I’m fortunate enough to attend multiple IT service management (ITSM) and IT industry-related conferences each year – in the capacity of speaker, organiser, exhibitor, and/or delegate. It’s therefore safe to say that I have a pretty good understanding of the value that attending an event can provide to both individuals and the businesses they work in.
Events provide excellent opportunities for learning new things, better understanding the industry, networking with peers, and of course making new contacts and connections. Whether you’re looking for new ideas, wanting to keep up with the industry, or looking to learn more about the latest challenges facing the world of IT, events will typically provide value across all three. After all, there really is no substitute for meeting and engaging with like-minded people face-to-face – it’s informative, beneficial, and good fun too.
Having said this, events can also be mentally draining, and I’d be lying if I didn’t say that I seek the solace of a dark room and “real work” once an event is over. But a big part of my fatigue is based around the fact that I attend so many events, covering the same topics, and addressing the same issues. Each event I attend – whether it be covering ITSM, DevOps, Agile, or the service desk – typically always boils down to the same key takeaway:
“IT is about business. Business is about people. Therefore, IT is about people.”
All the challenges and issues we face in IT can be solved and mitigated through dealing with people issues. So, whether we’re talking about DevOps ‘culture’, ITSM-related organisational change management (OCM), ‘professionalism’, skills and competencies, or management and governance – what we’re really talking about is people challenges and opportunities. Look at ‘solutions’ such as Kanban, Scrum, and Lean – they’re all ways to manage and improve not just what we do, but the way that we do things, usually involving some form of approach that deals with people.
Of course, this ‘takeaway’ is nothing new, which is probably why it’s continued to be prevalent at IT conferences for as long as I can remember. However, what is ‘new’ and changing, is that as an industry we’re beginning to accept this. We’re actively looking for new, people-centric solutions to augment or replace existing operational models. We’re effectively calling out the importance and value of the ‘people’ aspect in what we do. In reality, confirming that ‘soft’ skills are just as important as ‘hard’ or ‘technical’ ones.
Process, and tools are no longer enough to deliver success. Something we should already know, but are now finally beginning to build on and challenge into a number of new approaches. We’re finally coming to realise that we need to stop relying on frameworks and technology to solve what are ultimately people problems.
The New Challenge
But, this then presents us with a new challenge. That now the industry has recognised the issue, there are suddenly several different models to help you ‘solve’ the problem. So, in addition to the traditional models of the likes of ITSM, COBIT, and ITIL, we now have DevOps, Agile, Lean, Cynefin, service integration and management (SIAM), IT4IT, and more. And vendors and consultants automatically start to begin to create new content, celebrating new ideas, and providing tips for success. But from an IT practitioner standpoint, is this too overwhelming? Are we clogging up ‘best practice’ headspace with a varied and seemingly conflicting plethora of new ‘things’ to do.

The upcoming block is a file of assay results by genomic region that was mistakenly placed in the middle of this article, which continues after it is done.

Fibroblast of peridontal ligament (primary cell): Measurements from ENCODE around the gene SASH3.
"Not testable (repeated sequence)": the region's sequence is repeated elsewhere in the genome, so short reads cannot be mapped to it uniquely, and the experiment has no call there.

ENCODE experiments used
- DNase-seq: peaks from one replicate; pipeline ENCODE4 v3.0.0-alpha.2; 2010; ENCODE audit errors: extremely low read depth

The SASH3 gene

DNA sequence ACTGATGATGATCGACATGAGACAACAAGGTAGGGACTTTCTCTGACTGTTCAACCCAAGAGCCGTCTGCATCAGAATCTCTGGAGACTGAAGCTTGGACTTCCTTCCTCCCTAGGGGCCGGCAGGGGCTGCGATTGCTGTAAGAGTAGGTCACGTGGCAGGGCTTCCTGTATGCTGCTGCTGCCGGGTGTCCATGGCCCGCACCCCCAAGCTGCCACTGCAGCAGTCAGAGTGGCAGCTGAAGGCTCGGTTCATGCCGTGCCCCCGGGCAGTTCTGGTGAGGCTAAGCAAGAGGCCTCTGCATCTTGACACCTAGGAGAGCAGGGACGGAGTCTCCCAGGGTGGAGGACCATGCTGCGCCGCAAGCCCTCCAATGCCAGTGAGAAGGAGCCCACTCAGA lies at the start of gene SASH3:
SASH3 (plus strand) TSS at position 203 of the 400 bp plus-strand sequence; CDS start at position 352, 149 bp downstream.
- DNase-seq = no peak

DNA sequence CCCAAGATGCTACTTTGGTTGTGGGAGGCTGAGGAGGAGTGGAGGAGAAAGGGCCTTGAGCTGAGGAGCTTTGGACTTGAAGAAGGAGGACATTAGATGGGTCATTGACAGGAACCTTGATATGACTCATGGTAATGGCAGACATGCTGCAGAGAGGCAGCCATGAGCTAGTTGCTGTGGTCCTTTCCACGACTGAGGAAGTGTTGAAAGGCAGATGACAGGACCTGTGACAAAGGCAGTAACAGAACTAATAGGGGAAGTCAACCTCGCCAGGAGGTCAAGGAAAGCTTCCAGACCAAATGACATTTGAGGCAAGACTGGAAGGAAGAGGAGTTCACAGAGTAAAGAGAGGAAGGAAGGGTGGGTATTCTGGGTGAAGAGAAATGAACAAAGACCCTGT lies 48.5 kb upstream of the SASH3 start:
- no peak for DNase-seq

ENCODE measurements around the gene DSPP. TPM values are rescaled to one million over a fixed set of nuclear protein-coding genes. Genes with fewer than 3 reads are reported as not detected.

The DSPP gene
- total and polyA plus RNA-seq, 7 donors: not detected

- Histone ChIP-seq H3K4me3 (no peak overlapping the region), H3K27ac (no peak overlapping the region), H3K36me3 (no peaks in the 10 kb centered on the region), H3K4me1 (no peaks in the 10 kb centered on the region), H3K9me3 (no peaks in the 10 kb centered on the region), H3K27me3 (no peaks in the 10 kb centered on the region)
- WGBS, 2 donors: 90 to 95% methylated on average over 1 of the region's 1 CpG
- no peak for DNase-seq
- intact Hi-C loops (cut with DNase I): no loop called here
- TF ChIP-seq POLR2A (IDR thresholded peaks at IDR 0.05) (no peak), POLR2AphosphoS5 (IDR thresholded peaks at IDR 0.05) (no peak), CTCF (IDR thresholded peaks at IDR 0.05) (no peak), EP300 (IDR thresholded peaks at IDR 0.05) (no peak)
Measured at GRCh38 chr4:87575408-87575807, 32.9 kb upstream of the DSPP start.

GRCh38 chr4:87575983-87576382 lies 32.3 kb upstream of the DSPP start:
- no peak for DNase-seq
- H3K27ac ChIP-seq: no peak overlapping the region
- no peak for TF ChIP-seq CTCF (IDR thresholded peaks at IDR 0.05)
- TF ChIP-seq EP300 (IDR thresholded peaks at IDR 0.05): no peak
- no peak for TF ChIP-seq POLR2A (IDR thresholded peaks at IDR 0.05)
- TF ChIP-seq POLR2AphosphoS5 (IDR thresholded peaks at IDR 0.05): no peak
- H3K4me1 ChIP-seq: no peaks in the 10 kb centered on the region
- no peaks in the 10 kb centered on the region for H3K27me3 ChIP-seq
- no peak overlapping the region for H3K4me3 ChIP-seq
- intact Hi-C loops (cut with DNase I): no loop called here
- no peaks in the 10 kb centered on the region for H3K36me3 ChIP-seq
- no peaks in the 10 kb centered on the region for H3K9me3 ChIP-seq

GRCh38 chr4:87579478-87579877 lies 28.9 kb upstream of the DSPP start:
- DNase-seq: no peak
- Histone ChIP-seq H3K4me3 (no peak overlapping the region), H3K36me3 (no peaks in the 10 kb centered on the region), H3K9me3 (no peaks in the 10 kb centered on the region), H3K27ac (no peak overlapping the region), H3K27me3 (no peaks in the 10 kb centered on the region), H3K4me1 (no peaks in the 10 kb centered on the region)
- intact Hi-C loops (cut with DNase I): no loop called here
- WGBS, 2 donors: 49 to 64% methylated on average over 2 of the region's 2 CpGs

Don’t get me wrong, I know and appreciate that many of the new models deliver value. What I’m questioning is whether these multiple models are confusing and challenging for practitioners? I mean, which should they follow? Where should they start? How do they make certain models work together? In my view, we need some central guidance on service management that reflects both proven success as well current and future capabilities. This doesn’t need to be a patchwork of the frameworks, but more an aligned way of using different ideas together under a practical banner of value-based guidance.
So What Now?
This kind of guidance isn’t going to be easy to create, and will require input from a variety of places within the service management industry. From itSMF UK’s perspective we’d like to help bring people together to discuss this idea further and drive a consensus around these questions. As such, we plan to use our portfolio of events and workshops over the next year as a place to start these discussions. We’ll also be creating content aligned with these questions and ideas via our blog channel, as well as in whitepapers and co-sponsored research outputs.
So, if you think you have ideas and/or thoughts to contribute on the future of the service management industry, and how best to help practitioners in these complex times, please let us know. You can get involved by attending any of our events, or submitting content to put your opinions and suggestions out to the industry by emailing us at firstname.lastname@example.org.
Our upcoming events include:
· Service Catalogue [workshop]
· Professional Service Management Awards [PSMA17]
You can also find out more about our regional and other member events here.
More from itSMF UK
One additional place where we hope to explore this topic further is in our reinvented “Service Management Podcast”. That’s right, back together are: Stephen Mann, James Finister, Patrick Bolger, and myself. Back to discussing ITSM, with a little grumbling and a few poodles thrown in of course. itSMF UK are the new, proud sponsors of the podcast and we hope we can use it to help drive conversations on topics, such as the one in this blog, forward.
You can listen to the first episode here (Apple) or here (Android). Equally I look forward to hopefully seeing you at one of our many events this year.